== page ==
Mehmet Kocarslan, the club’s owner said that security had been beefed up at the club over the last 10 days after US intelligence officials shared information about a planned attack. He said the attackers used Kalashnikov rifles.
The club is known as one of the most elite nightspots in the city and it is notoriously hard to get past the bouncers, who seek out only the best dressed. It is also one of Istanbul’s best-known nightclubs, popular with locals and tourists alike.
Television pictures showed shell-shocked revellers dressed up to the nines — men in suits and women in cocktail dresses — emerging dazed from the scene.
Dozens of ambulances and police vehicles were dispatched to the club in Ortakoy, a cosmopolitan neighbourhood nestled under one of three bridges crossing the Bosphorus, and home to clubs, restaurants and art galleries.
Footage taken from the outside of the club and posted to YouTube after the attack shows police and ambulance vehicles at the scene. An AP photographer says police cordoned off the area about three kilometres away from the nightclub and reported multiple ambulances passing by.
President Barack Obama has expressed condolences for the deadly attack at a nightclub in Istanbul and directed his team to offer US help to Turkish authorities.
“This afternoon the president was briefed by his national security team on the attack in Istanbul,” White House spokesman Eric Schultz said in a statement.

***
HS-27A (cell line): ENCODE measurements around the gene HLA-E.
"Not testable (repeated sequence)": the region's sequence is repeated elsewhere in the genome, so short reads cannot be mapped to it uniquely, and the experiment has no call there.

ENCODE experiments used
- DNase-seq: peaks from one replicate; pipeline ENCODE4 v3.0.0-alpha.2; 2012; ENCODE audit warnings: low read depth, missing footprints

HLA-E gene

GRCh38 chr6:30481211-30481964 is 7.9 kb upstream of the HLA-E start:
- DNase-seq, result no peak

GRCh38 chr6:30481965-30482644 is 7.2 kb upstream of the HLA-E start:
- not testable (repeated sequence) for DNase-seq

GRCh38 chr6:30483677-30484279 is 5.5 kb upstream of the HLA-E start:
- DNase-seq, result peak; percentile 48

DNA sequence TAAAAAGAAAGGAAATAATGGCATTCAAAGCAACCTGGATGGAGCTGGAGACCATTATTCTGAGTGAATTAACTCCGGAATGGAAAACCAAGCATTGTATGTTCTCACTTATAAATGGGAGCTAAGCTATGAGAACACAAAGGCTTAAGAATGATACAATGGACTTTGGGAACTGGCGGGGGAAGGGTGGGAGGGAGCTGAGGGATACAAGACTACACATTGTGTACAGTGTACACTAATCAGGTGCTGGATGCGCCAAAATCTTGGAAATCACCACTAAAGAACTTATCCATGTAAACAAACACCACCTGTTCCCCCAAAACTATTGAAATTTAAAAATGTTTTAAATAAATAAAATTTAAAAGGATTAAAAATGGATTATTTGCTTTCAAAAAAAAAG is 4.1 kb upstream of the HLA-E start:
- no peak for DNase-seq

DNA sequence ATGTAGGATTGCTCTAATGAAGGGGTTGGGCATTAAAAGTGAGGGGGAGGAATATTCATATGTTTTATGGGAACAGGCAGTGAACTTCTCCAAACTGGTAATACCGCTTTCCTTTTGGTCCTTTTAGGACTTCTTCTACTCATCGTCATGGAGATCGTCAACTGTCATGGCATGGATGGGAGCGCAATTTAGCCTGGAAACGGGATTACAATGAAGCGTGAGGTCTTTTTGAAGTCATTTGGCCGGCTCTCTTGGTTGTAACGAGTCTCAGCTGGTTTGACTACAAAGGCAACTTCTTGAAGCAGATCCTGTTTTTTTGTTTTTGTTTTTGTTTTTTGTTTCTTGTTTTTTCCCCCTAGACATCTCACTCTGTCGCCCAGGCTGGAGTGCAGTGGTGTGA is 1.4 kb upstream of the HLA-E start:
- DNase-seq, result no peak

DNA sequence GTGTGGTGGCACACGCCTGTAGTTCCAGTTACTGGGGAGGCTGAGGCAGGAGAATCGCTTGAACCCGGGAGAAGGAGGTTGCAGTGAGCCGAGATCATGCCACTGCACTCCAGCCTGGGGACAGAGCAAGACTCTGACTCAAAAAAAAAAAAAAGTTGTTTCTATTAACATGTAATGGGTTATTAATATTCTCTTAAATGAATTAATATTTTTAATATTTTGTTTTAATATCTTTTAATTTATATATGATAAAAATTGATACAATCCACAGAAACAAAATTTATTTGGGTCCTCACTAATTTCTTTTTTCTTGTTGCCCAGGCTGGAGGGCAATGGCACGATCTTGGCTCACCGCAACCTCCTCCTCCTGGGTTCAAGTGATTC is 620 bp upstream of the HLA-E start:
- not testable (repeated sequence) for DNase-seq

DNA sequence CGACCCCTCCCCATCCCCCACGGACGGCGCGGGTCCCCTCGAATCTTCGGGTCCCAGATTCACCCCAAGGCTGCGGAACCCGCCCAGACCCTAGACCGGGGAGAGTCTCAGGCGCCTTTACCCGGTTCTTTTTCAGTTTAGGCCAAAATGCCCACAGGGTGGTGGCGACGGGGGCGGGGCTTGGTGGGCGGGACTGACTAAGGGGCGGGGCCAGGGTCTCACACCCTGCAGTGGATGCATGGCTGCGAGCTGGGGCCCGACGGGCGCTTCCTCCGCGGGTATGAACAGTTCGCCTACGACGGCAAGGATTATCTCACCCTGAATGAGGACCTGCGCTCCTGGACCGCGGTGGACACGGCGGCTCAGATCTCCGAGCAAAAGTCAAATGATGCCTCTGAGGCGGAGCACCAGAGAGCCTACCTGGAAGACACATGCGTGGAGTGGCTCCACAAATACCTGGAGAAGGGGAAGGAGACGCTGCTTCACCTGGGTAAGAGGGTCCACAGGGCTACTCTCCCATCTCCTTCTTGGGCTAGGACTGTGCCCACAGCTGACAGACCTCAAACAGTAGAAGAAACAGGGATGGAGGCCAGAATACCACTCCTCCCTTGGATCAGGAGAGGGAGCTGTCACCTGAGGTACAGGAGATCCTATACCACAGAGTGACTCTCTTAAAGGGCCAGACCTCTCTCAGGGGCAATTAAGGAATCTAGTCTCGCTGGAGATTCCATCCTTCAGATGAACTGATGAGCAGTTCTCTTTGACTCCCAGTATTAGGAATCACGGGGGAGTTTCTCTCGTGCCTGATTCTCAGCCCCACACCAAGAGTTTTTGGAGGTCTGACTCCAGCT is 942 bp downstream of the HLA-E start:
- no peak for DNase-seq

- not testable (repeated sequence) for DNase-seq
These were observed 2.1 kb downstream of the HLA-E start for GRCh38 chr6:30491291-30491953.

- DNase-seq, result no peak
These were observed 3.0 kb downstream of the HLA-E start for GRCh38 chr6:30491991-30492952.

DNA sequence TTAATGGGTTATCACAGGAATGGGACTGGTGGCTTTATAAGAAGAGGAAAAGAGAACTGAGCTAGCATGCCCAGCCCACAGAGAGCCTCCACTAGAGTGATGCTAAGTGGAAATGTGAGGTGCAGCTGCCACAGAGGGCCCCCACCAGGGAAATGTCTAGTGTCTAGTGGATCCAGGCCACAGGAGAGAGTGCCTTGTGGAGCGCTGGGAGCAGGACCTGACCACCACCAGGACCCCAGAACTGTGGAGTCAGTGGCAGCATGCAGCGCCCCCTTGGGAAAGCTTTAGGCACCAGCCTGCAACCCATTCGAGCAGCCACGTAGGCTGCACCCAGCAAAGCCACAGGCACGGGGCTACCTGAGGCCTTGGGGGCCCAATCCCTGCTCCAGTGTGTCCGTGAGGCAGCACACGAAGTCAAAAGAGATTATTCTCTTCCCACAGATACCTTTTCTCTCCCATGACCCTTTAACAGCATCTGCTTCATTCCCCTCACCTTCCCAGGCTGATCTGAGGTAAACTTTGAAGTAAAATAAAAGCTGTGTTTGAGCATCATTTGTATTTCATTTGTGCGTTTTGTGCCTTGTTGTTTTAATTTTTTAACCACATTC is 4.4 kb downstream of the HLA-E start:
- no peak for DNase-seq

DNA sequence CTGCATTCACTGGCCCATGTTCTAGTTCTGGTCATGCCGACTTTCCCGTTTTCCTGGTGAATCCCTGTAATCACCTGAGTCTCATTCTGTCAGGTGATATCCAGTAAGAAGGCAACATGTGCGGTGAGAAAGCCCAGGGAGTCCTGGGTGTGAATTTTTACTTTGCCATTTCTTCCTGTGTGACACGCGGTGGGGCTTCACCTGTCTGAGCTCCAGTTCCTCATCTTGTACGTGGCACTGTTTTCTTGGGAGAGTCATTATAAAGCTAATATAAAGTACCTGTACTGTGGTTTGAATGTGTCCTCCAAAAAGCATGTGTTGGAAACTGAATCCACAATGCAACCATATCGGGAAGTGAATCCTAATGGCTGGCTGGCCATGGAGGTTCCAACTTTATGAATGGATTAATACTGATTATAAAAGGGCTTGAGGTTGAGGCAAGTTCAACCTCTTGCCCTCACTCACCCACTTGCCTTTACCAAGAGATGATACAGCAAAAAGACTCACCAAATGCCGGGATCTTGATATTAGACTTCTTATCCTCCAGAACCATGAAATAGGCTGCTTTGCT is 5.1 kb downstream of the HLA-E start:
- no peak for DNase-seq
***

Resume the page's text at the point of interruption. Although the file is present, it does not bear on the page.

“The president expressed condolences for the innocent lives lost, directed his team to offer appropriate assistance to the Turkish authorities, as necessary, and keep him updated as warranted.”
Istanbul has been the target of a series of recent attacks by Islamic State and Kurdish extremist groups.
The latest attack comes as Turkey remains on a heightened state of alert following a spate of terror attacks across the country.
In Istanbul, 17,000 police officers were put on duty on New Year’s Eve, some camouflaged as Santa Claus and others as street vendors.
Less than two weeks ago 13 Turkish soldiers were killed and dozens more wounded in a car bombing targeting off-duty soldiers being taken by bus on a weekend shopping trip.
Turkish President Tayyip Erdogan blamed the militant Kurdistan Workers Party (PKK) for the car bomb attack on a bus in the central city of Kayseri.
That explosion came a week after 44 people were killed on December 10 in a double bombing in Istanbul after a football match. The attack was claimed by Kurdish militants.
In June, 47 people were killed in a triple suicide bombing and gun attack at Istanbul’s Ataturk airport, with authorities blaming the Islamic State group.
Another 57 people including 34 children were killed in August in a suicide attack by an IS-linked bomber at a Kurdish wedding in the southeastern city of Gaziantep.